The Royals will break history if they go winless on their 10-game road trip. Recent history (aka the
Royals having only won two games out of the K this year) suggests history will be within it’s grasp. Prepare to pop the corks, Baltimore!!
So far the Royals have blown a 3-0 lead to go behind 4-3 to the Yanks. Elarton is pitching so it was only a matter of time before things went south.
… ‘If you can’t say anything nice to say, don’t say anything at all.’ Hence my absence.
Oh and MLB.TV’s mosaic is AWESOME. Not trying to sound like a tool, but if you were looking to kill some time, look no further.
Despite being spotted a six-run lead (including three first-inning homers–EVEN ONE BY DOUG MIENTKIEWICZ!!!) the Royals have lost their 13th consecutive game. It is the second longest losing streak in Royals history. The longest? That was last year.
The Royals are currently slated for a 122-loss season which would break the 20th Century watershed mark of futility: the 1962 EXPANSION New York Mets. (As bad as the Royals could possibly get, it wold require a great summation of effort to top the 1899 Cleveland Spiders who, with 20-134 record, truly hold one of the most untouchable records in all of sports.)
The Royals had never had a single 100-loss season until 2002. Three of the four years saw 100-loss seasons. A 100+ loss 2006 will make for three consecutive 100 loss seasons a (dubious) feat that only one other mlb franchise has ever accomplished.
In the meantime, how ’bout those Burlington Bees?! Buzz, buzz, buzz!
So I guess I’m the jerk here.
See, when David Glass said he was sick of the way things were going and that changes would be soon and forthcoming I, silly me, thought he meant, oh I don’t know, NOW.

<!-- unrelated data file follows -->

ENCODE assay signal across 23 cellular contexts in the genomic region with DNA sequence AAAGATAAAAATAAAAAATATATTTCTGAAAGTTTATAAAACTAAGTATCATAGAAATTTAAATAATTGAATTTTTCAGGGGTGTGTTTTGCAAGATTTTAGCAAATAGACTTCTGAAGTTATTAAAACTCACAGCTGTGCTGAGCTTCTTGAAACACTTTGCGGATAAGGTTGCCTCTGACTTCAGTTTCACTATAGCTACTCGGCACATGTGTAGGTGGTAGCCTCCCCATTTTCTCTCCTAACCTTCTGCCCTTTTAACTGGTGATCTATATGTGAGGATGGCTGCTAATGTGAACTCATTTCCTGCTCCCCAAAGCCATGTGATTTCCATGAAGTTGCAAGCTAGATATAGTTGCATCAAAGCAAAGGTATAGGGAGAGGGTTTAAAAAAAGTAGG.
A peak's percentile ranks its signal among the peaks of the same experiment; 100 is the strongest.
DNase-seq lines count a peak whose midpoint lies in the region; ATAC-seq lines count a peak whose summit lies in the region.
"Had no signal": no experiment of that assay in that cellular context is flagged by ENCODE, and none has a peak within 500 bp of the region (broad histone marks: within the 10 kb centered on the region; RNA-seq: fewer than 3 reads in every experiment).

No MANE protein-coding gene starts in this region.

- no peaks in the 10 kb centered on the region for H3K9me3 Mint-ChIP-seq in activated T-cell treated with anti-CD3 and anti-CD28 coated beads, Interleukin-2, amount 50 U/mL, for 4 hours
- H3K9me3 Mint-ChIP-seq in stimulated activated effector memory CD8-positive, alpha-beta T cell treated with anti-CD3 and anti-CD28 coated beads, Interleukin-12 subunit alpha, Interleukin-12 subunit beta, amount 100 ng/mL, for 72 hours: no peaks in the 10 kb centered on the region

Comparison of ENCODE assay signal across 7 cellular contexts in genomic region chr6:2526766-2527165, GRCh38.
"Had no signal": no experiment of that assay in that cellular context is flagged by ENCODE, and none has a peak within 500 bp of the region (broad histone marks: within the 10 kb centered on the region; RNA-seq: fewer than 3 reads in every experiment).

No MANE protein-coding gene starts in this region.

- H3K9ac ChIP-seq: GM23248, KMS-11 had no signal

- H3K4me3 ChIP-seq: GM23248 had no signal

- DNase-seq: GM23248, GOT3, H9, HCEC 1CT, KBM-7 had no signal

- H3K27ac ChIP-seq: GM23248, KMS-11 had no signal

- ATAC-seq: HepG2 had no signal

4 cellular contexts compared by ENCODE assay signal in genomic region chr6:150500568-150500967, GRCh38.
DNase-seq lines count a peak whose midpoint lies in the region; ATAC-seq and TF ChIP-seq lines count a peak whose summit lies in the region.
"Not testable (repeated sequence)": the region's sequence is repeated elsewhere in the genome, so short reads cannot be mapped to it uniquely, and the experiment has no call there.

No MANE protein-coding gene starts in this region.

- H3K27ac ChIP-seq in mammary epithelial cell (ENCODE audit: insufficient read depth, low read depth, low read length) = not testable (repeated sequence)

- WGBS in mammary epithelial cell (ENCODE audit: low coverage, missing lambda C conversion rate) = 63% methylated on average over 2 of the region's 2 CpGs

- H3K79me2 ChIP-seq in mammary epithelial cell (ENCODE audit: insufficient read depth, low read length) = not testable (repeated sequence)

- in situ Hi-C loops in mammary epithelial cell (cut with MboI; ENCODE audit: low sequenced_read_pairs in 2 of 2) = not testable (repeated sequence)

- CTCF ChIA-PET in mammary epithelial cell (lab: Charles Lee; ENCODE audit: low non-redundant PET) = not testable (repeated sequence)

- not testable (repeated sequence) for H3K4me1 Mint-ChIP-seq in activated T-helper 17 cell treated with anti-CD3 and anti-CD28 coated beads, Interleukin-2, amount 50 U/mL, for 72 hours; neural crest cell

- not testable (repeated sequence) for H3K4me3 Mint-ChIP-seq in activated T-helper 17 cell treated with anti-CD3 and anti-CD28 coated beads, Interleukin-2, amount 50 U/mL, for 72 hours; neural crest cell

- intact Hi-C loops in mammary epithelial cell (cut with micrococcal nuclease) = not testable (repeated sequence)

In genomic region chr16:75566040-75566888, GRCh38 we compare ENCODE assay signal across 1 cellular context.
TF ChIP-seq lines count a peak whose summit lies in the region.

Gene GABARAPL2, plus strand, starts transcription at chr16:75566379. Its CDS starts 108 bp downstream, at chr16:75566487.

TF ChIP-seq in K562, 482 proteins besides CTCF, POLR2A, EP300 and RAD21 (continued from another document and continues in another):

Instead he meant, I’ll wing this and find yet another way to further embarrass and humiliate the few remaining friends of the franchise.
My god, David Glass was the top dog at Wal*Mart for crying out loud!
Mark Teahen–remember the centerpiece of the Carlos Beltran trade?–is now batting .087 in Omaha. Owch.
The Royals are not just 10-25,owners of the worst record in baseball as I write this. After losing 100 games in each of the last
two years, they have still found a way to play an entire game in which every
single player who made an appearance was 28 or older, and therefore
(statistically speaking) on the downslope of his career.
This is a truly historic
Okay, they slipped up at the
end. With two outs in the ninth, down by
10 runs, Buddy Bell finally found an opportunity to give 23-year-old Justin
Huber an at-bat. Wouldn’t want to put
the kid under any pressure now.
Just burn this franchise down
Rob N’ Rany are back to wallow into the bastion of idiocity that appears to be Royals management. (Harsh, I know but when you say you are fed up then you sit back and do nothing, it only makes matters worse.)
Rob, knowner of all that is knowable, had this strategic gem:
Last year in the
International League, Chris Booker threw 65 innings and gave up two home runs.
Yesterday in the American League, Booker — making his Royals debut — threw one